I hit a major running milestone yesterday when I completed my first double digit mileage: 10 miles on the River Trail. When I arrived home afterwards, I was sore but feeling good and smiling, and barefoot- nothing feels as good as bare feet after a long, hard run on concrete. I walked in my front door and found myself abnormally chatty with my husband, who was searching for my tell-tale signs of hunger/exhaustion/fatigue that often sets in- I figured I was just a little loopy from being on the move for nearly 2 straight hours.
A few weeks ago a friend introduced me to interval running with a sweet free app for my iPhone. I can program in any interval I want, and for long runs I have been using a "run 4 minutes, walk 1 minute" interval throughout the entire run. Mentally it has helped me overcome my anxiety about the amount of omiles I have yet to cover- I know I just need to get to that 1 minute break and I'm good to go. Physically, the intervals have allowed me to maintain a faster overall speed, and I don't get as sore and tired during hte run itself. Thei ntervals have been so effective, actually, that I started wondering how far I could run if I just kept increasing mileage...probably pretty far...meaning only one thing: Marathon.
My first half marathon is 6 weeks away, and it is a 13.1- mile race. I ran 10 miles yesterday, and have been adding 1 mile to each long run a week, meaning I will easily surpass the 13-mile mark before my goal event. So then what? I've heard lots of athletes can fall into a depression after a big goal race, since they lived and breathed training for so long...we just don't know what to do with ourselves if we're not training! I don't want that to happen...but all of a sudden a half marathon that once seemed utterly impossible has become, well, so attainable it seems kind of easy. Well, not easy, but attainable. This whole thing just further supports the theory that runners are freaks of nature, and all a bit insane.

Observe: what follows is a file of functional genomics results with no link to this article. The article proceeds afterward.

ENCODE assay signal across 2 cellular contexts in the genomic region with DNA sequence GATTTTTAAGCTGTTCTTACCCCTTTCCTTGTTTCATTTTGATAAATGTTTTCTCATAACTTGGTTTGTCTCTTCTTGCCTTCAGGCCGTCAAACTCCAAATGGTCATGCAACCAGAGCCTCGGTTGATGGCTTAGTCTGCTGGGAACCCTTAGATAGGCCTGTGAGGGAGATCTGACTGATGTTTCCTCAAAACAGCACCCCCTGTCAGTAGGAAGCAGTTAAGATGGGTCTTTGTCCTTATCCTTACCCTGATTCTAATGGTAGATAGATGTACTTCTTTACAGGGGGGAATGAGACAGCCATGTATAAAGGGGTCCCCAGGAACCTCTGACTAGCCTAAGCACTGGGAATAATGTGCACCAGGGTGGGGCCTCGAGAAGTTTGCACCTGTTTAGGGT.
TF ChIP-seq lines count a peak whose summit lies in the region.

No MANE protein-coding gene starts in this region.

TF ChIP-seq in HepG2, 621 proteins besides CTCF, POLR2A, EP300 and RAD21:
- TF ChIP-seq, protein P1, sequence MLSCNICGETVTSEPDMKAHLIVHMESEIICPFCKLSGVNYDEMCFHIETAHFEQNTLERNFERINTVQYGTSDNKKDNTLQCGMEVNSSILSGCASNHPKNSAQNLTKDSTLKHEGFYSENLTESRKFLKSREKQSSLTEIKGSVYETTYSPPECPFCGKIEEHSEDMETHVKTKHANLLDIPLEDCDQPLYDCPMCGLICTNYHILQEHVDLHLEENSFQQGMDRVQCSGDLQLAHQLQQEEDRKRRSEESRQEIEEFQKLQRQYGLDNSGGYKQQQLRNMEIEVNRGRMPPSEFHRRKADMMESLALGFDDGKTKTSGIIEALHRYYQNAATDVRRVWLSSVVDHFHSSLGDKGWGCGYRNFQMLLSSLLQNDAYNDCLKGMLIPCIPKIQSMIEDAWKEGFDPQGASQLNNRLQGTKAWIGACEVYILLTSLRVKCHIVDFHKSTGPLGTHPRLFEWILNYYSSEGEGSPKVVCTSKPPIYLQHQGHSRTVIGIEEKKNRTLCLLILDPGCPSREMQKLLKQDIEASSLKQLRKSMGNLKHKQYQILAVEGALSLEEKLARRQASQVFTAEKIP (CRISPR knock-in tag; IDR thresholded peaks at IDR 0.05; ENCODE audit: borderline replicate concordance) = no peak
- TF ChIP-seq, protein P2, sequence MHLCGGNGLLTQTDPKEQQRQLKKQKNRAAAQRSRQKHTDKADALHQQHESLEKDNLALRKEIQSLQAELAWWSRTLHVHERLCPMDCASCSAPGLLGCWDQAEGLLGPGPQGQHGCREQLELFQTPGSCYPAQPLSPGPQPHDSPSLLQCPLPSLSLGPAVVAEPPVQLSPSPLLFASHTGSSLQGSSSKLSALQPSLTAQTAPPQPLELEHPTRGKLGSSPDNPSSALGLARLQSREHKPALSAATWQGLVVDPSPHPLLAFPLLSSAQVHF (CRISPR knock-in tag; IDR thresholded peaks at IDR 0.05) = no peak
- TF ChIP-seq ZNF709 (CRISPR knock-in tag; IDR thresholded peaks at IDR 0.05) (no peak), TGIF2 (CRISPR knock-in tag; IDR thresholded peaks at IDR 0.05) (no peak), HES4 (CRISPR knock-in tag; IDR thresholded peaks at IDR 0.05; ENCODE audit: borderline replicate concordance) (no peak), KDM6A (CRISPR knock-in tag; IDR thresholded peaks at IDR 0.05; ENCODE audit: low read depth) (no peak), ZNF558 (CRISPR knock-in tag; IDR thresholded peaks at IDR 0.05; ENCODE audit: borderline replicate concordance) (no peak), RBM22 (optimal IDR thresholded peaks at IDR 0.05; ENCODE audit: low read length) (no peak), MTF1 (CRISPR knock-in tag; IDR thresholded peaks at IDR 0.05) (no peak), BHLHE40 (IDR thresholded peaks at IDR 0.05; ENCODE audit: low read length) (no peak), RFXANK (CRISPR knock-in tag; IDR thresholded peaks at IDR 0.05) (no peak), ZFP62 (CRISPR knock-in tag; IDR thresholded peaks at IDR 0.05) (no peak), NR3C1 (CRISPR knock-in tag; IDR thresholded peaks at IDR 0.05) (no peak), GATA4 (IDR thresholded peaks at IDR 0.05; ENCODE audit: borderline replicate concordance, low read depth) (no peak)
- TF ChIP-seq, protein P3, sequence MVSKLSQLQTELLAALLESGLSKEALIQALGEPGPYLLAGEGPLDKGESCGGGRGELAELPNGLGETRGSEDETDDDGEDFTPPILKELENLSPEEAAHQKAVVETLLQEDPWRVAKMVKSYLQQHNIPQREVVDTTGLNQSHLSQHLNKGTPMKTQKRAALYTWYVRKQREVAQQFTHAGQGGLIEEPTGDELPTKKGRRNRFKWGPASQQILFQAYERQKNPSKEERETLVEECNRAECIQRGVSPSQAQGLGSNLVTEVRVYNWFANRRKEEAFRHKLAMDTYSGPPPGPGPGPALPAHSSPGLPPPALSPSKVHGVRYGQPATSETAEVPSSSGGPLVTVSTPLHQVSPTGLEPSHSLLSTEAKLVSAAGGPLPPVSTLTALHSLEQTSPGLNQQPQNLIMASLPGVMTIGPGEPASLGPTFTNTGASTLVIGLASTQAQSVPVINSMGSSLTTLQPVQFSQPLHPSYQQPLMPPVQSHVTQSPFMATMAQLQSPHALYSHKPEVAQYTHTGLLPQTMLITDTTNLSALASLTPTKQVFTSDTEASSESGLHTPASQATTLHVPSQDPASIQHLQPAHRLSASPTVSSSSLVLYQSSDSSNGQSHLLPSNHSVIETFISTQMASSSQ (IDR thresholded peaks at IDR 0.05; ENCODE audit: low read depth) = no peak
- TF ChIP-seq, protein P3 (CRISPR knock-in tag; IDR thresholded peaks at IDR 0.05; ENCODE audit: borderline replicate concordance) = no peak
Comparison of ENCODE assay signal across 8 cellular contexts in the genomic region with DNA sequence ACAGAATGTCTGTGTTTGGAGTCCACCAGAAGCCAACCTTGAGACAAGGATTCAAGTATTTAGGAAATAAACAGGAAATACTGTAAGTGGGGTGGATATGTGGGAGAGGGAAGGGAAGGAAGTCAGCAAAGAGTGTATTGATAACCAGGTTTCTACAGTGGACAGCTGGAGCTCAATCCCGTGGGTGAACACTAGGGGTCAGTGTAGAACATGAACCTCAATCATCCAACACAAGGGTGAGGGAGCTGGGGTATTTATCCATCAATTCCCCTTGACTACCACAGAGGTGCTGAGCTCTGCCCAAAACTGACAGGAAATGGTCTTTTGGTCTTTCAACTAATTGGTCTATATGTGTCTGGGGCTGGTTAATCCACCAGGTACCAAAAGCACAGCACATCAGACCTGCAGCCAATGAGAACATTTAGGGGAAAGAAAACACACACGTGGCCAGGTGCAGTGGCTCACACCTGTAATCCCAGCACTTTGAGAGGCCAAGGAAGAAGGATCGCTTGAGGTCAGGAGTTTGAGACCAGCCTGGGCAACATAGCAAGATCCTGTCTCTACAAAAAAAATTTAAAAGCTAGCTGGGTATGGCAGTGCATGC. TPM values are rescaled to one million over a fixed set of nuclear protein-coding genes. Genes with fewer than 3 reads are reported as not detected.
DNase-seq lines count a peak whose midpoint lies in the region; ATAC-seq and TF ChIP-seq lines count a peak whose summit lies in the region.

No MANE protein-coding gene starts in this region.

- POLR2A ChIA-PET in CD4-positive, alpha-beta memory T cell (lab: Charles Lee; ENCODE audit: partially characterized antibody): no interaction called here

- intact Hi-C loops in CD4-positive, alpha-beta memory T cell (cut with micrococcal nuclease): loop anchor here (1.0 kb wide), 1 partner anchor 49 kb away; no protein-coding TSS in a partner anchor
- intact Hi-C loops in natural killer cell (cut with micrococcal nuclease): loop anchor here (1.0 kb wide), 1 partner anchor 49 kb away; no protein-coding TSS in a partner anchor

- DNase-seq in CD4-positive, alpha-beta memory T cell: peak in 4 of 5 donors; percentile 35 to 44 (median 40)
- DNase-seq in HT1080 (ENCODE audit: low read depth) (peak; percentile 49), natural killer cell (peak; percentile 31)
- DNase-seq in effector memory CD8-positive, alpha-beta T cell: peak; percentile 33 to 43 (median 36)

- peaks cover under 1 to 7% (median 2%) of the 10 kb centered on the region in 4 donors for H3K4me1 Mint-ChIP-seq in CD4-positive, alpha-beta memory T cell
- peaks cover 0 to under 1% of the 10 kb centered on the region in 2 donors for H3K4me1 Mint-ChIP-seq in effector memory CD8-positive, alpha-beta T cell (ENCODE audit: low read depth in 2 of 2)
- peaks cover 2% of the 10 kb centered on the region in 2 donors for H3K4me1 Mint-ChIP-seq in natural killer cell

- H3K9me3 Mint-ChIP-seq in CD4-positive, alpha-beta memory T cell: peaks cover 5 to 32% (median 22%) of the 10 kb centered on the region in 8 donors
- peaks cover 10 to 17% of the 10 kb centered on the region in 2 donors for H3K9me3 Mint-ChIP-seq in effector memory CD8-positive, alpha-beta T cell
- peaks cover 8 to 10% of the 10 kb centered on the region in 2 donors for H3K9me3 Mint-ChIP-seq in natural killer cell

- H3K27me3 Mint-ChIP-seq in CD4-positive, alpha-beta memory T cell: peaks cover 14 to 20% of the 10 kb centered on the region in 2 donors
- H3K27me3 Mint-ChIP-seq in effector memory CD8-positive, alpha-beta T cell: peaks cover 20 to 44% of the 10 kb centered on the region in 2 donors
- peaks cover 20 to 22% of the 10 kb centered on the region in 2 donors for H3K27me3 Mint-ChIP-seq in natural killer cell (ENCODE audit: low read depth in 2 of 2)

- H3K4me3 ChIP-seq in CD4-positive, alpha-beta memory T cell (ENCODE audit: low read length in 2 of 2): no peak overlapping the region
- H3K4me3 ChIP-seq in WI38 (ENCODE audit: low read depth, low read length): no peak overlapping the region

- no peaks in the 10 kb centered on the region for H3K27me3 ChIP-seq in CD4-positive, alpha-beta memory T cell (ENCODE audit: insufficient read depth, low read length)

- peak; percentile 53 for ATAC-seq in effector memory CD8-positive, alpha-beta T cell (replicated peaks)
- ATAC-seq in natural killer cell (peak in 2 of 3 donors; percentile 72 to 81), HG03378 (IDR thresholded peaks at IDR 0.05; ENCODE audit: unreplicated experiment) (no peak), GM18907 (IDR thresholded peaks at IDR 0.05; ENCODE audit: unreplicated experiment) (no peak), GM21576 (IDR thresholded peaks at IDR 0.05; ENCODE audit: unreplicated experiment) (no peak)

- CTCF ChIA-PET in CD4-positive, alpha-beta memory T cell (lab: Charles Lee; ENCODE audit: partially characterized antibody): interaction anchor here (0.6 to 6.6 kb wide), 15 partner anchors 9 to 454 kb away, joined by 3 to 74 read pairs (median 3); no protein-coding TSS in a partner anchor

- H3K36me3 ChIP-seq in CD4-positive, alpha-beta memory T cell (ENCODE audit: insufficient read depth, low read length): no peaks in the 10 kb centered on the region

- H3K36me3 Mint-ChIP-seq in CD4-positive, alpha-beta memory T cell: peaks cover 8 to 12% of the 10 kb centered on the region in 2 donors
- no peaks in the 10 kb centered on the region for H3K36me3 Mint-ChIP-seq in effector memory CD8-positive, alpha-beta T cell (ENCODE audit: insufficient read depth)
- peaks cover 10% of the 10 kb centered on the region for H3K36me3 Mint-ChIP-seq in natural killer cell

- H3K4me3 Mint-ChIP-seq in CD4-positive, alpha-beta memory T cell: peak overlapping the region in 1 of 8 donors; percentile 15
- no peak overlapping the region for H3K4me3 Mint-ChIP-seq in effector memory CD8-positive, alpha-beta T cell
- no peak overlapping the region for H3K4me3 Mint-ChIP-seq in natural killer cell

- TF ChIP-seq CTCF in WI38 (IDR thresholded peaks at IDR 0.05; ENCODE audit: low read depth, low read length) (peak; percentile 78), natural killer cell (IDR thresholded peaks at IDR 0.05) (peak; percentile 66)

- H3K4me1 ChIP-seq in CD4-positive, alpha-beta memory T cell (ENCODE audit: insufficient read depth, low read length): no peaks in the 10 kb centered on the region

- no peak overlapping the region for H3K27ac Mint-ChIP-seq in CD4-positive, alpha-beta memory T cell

Either way, insane or not, my Double Digit run was pretty awesome. I felt good and strong at the end, and I was still smiling, which is how I plan to cross the finish line in Traverse City at the Bayshore Half Marathon on May 26.